Banks are seeing steady growth in consumer loan demand nationwide, particularly in auto loans and mortgages, according to a report released Wednesday by the Federal Reserve Board.

The central bank's "Beige Book" reported moderate or flat improvements in commercial lending, but said that demand for consumer credit was up in most districts.

The periodic review of economic activity noted "strong increases" in demand for auto loans, particularly in the Philadelphia, Chicago and Atlanta districts. Demand for mortgages in the Cleveland, Chicago, Richmond, Atlanta and St. Louis districts was also improved, the Fed said.

The New York Fed reported that the strong dollar has put some downward pressure on retail sales this summer, but noted that small and medium-sized banks reported "increased demand across all loan categories, with the most widespread gains for commercial and residential mortgages." The Philadelphia Fed, meanwhile, said that in addition to auto loans, commercial and industrial loans and commercial real estate loans are the "segments with the strongest growth in volumes" since the last beige book.

The Chicago Fed said that consumer and business loan demand had increased moderately, while small business lending declined and middle-market commercial loan demand had increased. There was some concern among lenders that commercial real estate valuations in the district were too high, making lenders less willing to fund certain projects.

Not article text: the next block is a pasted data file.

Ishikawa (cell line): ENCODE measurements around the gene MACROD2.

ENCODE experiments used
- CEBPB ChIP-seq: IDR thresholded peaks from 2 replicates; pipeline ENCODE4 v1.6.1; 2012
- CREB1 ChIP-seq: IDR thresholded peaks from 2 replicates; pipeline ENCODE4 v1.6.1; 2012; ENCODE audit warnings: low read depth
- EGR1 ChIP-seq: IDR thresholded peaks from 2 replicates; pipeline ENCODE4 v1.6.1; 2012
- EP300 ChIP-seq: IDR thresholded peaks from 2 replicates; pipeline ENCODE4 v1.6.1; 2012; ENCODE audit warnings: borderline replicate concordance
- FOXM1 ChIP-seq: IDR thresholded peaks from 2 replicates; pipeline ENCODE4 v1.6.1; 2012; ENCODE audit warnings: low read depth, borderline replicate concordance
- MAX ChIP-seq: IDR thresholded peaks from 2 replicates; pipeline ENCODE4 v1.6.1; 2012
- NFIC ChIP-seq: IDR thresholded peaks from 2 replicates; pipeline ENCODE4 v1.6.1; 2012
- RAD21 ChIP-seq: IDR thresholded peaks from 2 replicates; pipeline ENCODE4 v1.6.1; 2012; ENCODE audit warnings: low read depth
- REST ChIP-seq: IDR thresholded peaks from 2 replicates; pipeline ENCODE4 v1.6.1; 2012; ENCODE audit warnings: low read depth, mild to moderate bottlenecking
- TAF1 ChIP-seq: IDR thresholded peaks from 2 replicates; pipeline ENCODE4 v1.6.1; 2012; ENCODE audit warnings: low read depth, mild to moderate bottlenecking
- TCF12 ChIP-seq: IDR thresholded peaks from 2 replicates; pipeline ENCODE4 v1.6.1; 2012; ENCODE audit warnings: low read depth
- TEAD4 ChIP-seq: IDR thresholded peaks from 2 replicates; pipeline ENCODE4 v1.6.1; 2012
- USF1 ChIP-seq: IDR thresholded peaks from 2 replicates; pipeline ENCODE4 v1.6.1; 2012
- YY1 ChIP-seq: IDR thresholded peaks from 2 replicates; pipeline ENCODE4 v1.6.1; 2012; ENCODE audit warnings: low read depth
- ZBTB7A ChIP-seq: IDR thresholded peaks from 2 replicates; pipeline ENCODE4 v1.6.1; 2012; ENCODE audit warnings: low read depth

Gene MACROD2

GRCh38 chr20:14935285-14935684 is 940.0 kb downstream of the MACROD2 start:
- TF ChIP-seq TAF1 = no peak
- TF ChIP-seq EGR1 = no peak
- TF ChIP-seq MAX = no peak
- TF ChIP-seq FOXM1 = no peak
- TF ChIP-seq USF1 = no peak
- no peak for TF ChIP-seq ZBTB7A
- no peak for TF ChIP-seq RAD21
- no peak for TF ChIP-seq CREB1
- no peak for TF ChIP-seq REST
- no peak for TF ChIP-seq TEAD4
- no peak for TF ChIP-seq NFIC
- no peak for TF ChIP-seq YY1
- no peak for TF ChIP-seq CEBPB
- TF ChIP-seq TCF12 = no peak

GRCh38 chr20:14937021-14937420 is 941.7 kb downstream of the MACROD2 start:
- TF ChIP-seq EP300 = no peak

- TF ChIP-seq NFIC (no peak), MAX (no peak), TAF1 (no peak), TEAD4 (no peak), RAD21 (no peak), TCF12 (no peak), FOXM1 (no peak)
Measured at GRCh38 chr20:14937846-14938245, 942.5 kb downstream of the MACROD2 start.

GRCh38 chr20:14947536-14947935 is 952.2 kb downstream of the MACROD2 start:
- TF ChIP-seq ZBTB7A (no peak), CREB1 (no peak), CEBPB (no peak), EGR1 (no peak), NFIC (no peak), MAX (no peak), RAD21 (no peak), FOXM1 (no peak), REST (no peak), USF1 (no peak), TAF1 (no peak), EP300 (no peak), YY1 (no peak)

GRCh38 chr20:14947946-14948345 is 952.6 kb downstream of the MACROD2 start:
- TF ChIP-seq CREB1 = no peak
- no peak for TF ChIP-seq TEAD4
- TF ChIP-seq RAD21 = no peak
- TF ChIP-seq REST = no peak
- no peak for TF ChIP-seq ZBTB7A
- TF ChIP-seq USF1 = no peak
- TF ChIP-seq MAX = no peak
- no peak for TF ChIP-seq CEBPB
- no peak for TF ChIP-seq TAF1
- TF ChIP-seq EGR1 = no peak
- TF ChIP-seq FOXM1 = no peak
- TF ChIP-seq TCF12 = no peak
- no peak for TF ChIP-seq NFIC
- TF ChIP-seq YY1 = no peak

The San Francisco Fed, meanwhile, said that healthy borrower balance sheets made lenders willing to extend credit, but some borrowers "remained somewhat hesitant to leverage and expand operations" and that net interest margins are "compressed," meaning that "interest rate risk will pose a challenge to returns in the near term."

The St. Louis, Kansas City, Dallas and Minneapolis Fed Banks reported credit conditions essentially unchanged and loan demand flat or marginally increased.

The decline in energy commodity prices has continued to put downward pressure on the energy industry, drastically reducing the demand for capital, workers and associated industries. The Dallas Fed said that most contacts "are resigned to a 'lower for longer'" oil price forecast and that "outlooks for the next two quarters are negative."

Not all regions are experiencing the same growth in loan demand. The Richmond Fed said that residential real estate demand was mostly flat throughout the region, and credit standards were tightening in West Virginia. The Atlanta Fed said there was credit available to qualified borrowers but that competition for those customers remained "elevated" and that though credit is available, "many firms used cash for capital expenditures or funded investments internally."

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